I love jumping around an playing with multiple meanings and connotations words hold. Bloom, for example, is both super descriptive of the image, and a nudge to go forth and flourish and thrive.


Reflect is a fun one: it was a very literal description of this photo, but also a suggestion

Most of the time I create names by gathering the feelings or sense or place or season that an image evokes. For example, these two spectacular sunsets aren't going to shy away from a challenge, and their names encompass this:


Naming art, for me, is usually a very unsexy process of looking up synonyms and related words to find the right cadence and feeling for the photograph. Usually they call to me once I find them, as the photograph nearly jumps up and down in excitement telling me that's her name. It takes time. Sometimes images will languish around for a while, waiting for a name before I release them into the world.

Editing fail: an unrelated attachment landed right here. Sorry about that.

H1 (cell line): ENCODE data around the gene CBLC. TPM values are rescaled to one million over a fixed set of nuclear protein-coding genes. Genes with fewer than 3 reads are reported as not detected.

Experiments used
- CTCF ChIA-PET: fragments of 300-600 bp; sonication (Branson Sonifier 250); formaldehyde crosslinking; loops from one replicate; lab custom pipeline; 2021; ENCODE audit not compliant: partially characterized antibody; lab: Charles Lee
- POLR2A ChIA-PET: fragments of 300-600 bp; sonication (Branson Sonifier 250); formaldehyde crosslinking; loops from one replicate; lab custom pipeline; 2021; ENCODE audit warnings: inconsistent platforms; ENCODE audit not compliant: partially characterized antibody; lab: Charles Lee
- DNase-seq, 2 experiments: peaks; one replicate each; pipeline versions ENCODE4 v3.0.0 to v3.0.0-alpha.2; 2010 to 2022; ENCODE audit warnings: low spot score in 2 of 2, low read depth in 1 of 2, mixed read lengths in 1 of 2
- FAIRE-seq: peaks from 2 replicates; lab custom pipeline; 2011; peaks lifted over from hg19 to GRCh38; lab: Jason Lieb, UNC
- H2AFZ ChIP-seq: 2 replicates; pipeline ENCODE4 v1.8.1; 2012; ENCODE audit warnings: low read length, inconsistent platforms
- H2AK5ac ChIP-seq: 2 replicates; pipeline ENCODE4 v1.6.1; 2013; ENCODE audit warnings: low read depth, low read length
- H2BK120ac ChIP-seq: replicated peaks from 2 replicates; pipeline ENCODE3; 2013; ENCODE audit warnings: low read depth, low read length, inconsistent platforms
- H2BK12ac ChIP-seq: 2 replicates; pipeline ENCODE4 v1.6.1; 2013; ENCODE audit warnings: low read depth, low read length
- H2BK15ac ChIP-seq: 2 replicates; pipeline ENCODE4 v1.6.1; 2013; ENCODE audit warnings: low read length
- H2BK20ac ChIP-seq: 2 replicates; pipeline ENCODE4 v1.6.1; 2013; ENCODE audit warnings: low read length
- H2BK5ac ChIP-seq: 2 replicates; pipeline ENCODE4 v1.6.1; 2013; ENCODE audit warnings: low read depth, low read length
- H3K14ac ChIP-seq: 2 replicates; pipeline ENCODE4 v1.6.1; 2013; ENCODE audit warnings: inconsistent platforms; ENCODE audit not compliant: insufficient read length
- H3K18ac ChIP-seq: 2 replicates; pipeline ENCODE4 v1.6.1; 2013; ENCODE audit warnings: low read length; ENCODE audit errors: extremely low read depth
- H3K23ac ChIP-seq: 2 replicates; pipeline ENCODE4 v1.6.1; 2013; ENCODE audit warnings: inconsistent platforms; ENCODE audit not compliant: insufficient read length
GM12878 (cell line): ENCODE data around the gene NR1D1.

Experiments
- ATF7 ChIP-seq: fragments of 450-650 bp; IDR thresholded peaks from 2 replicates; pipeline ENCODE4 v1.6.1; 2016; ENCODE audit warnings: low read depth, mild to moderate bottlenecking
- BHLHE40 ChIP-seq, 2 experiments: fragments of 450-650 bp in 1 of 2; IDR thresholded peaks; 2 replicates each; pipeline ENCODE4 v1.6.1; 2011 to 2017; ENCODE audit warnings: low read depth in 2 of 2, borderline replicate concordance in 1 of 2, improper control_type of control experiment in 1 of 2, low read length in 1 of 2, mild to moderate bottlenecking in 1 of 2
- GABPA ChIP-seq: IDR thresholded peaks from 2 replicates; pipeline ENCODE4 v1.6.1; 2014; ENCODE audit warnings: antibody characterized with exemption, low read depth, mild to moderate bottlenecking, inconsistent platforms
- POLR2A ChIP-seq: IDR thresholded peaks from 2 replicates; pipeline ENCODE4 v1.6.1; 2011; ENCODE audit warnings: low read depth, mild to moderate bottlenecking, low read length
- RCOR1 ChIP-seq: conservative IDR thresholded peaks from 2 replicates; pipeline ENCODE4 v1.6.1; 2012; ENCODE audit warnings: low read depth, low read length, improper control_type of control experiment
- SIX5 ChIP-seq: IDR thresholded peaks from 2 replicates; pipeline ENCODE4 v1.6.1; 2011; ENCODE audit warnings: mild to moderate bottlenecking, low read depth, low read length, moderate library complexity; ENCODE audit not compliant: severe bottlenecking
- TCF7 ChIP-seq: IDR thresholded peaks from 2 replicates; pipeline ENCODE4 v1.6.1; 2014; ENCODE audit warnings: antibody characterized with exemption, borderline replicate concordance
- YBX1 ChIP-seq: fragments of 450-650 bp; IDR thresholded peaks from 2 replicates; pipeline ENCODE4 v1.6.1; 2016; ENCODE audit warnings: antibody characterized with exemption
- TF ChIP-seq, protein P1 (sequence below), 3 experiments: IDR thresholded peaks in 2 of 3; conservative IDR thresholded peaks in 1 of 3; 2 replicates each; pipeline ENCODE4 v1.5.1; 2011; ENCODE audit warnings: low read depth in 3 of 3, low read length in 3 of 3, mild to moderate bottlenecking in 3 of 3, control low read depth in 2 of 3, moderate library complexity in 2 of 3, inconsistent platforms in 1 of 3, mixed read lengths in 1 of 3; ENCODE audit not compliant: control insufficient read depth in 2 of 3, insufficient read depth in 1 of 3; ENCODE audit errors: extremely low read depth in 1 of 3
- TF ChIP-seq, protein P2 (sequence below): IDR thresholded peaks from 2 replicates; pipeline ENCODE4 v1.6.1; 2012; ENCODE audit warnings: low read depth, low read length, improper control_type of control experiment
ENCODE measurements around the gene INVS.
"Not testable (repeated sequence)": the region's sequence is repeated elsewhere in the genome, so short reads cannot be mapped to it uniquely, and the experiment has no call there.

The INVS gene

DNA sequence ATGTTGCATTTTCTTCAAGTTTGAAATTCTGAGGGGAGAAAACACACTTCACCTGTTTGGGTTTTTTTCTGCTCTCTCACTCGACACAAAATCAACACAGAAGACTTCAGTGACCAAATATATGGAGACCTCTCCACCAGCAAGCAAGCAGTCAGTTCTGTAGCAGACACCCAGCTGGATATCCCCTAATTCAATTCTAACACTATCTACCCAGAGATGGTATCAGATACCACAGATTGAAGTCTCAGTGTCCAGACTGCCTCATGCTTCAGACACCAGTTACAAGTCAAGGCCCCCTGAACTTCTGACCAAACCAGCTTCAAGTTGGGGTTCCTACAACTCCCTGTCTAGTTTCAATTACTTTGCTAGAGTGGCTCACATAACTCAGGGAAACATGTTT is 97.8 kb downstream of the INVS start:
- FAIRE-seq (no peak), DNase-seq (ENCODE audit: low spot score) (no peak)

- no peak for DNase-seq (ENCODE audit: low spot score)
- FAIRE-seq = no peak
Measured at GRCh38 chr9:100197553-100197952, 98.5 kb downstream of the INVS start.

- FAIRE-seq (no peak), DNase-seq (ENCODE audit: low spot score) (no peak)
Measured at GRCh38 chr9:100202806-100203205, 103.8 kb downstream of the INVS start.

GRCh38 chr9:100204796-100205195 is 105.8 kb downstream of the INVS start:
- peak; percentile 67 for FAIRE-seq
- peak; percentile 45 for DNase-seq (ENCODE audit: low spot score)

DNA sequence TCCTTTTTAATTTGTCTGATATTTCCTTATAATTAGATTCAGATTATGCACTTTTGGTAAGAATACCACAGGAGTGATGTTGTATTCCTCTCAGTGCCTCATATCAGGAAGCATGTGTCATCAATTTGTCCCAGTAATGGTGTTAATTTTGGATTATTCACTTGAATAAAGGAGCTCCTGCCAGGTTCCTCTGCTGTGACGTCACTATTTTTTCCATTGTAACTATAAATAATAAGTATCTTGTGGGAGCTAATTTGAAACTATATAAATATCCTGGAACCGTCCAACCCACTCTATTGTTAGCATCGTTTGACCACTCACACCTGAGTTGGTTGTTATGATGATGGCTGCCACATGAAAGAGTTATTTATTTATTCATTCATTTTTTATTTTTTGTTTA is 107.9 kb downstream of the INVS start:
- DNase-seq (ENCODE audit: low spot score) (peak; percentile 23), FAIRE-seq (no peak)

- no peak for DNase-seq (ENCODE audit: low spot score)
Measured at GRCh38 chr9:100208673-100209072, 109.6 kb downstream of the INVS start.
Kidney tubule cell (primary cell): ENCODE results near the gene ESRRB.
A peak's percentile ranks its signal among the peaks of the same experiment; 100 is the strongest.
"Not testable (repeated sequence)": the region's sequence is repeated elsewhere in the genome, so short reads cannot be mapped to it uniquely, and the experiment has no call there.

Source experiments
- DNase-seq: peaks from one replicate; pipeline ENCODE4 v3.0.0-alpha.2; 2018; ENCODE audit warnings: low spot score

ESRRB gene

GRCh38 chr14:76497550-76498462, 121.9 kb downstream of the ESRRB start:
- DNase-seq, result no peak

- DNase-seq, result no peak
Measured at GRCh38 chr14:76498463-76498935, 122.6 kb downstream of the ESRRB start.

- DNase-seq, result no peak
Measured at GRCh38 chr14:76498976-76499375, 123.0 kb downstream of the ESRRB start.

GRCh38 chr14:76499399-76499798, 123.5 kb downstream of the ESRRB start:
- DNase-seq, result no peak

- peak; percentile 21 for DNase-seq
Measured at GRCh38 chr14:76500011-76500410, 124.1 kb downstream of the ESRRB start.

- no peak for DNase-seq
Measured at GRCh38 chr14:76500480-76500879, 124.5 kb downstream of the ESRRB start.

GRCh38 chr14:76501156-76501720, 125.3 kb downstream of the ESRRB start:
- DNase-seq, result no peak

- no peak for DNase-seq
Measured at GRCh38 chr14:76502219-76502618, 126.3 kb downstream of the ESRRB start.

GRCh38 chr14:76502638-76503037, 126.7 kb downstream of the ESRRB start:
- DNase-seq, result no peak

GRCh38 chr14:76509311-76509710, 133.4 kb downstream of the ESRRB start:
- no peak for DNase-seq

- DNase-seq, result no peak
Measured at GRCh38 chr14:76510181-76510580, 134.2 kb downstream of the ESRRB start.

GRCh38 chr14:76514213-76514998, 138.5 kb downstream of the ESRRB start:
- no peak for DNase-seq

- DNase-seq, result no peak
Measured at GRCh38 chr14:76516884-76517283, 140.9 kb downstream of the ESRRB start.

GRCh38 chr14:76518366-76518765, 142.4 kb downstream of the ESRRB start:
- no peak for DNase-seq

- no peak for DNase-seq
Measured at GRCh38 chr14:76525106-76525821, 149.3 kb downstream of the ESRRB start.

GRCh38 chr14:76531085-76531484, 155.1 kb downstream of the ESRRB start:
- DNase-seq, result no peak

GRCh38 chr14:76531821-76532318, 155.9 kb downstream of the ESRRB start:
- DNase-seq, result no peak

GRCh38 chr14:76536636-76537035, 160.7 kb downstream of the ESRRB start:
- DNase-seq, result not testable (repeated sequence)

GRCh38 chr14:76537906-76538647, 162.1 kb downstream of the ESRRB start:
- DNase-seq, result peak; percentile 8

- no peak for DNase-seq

But you can't rush it.


Every so often, I misname an image and she gets renamed later. Most infamously (to me), I once called this poor baby Flow, which feels a bit like naming your child Bambi or Delilah. Just don't. (Side note: I've now googled variations of "baby names for strippers" and the internet ad machines now think I'm pregnant. Swell.)


I mean, sure, Flow is a good state to achieve in life or yoga, but it's a little too reminiscent of a woman's least favorite days and even my male friends were making jokes. She screamed at me nonstop for weeks. Finally, I renamed her Breathe, mirroring what we were all able to do once that awful name was scratched off her birth certificate.